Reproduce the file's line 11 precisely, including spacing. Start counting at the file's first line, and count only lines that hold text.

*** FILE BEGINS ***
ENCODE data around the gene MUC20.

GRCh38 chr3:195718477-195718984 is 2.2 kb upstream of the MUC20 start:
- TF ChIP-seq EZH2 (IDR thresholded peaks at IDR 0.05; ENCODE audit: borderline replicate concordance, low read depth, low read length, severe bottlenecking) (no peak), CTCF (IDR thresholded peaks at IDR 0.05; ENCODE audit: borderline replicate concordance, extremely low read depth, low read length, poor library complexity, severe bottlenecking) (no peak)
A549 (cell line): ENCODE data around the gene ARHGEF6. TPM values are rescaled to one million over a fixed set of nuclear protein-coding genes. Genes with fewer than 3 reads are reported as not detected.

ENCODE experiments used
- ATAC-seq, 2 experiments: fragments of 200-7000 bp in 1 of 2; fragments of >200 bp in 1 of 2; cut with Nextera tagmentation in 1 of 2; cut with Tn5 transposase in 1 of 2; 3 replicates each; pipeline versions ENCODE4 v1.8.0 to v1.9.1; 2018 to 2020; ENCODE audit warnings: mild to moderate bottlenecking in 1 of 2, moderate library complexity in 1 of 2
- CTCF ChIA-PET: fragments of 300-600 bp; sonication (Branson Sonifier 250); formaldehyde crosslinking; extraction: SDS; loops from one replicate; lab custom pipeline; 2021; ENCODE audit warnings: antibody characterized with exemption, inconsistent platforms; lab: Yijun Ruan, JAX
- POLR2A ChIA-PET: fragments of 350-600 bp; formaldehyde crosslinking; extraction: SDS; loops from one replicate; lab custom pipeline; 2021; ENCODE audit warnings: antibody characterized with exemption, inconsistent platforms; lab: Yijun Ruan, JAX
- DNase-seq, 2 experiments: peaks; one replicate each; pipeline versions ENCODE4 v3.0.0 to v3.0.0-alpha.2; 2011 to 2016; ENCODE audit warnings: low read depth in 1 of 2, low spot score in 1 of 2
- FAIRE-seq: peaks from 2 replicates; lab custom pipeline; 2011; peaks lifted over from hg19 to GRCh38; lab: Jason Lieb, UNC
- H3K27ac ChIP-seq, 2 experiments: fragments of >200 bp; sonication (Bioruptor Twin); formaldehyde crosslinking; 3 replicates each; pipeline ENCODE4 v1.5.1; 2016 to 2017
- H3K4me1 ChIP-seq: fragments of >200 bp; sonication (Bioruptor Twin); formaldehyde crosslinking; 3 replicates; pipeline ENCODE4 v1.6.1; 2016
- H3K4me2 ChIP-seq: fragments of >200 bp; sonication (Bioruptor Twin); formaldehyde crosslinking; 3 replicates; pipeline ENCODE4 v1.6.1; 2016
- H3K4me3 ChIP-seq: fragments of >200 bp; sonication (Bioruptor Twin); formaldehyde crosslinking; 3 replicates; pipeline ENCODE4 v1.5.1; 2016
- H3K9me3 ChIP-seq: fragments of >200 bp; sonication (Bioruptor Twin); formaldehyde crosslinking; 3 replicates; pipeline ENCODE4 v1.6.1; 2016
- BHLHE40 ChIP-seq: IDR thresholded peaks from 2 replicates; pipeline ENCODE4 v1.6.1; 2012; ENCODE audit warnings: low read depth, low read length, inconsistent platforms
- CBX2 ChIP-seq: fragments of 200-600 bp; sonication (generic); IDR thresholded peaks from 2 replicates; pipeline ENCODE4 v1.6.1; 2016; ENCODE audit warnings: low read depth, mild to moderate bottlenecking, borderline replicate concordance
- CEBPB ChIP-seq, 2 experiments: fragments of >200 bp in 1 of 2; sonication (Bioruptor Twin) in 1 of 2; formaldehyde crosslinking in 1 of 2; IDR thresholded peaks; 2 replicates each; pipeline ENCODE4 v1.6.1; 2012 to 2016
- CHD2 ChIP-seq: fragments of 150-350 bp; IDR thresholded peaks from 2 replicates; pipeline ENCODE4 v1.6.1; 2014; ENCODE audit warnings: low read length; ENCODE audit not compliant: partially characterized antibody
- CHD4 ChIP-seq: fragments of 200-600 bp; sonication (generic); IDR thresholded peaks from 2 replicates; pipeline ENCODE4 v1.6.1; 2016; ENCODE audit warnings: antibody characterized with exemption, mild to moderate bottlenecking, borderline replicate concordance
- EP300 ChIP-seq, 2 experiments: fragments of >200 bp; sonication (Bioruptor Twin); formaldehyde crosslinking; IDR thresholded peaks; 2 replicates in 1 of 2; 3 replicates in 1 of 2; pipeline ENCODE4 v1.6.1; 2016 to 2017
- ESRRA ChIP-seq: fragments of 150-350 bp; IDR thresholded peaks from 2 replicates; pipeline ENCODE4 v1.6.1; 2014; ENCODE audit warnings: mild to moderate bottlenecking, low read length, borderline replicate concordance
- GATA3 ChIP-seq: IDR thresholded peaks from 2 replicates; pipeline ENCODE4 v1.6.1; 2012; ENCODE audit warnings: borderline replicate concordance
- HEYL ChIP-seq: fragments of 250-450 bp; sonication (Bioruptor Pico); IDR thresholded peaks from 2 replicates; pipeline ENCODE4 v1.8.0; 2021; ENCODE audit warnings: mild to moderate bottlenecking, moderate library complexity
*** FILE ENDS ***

- H3K27ac ChIP-seq, 2 experiments: fragments of >200 bp; sonication (Bioruptor Twin); formaldehyde crosslinking; 3 replicates each; pipeline ENCODE4 v1.5.1; 2016 to 2017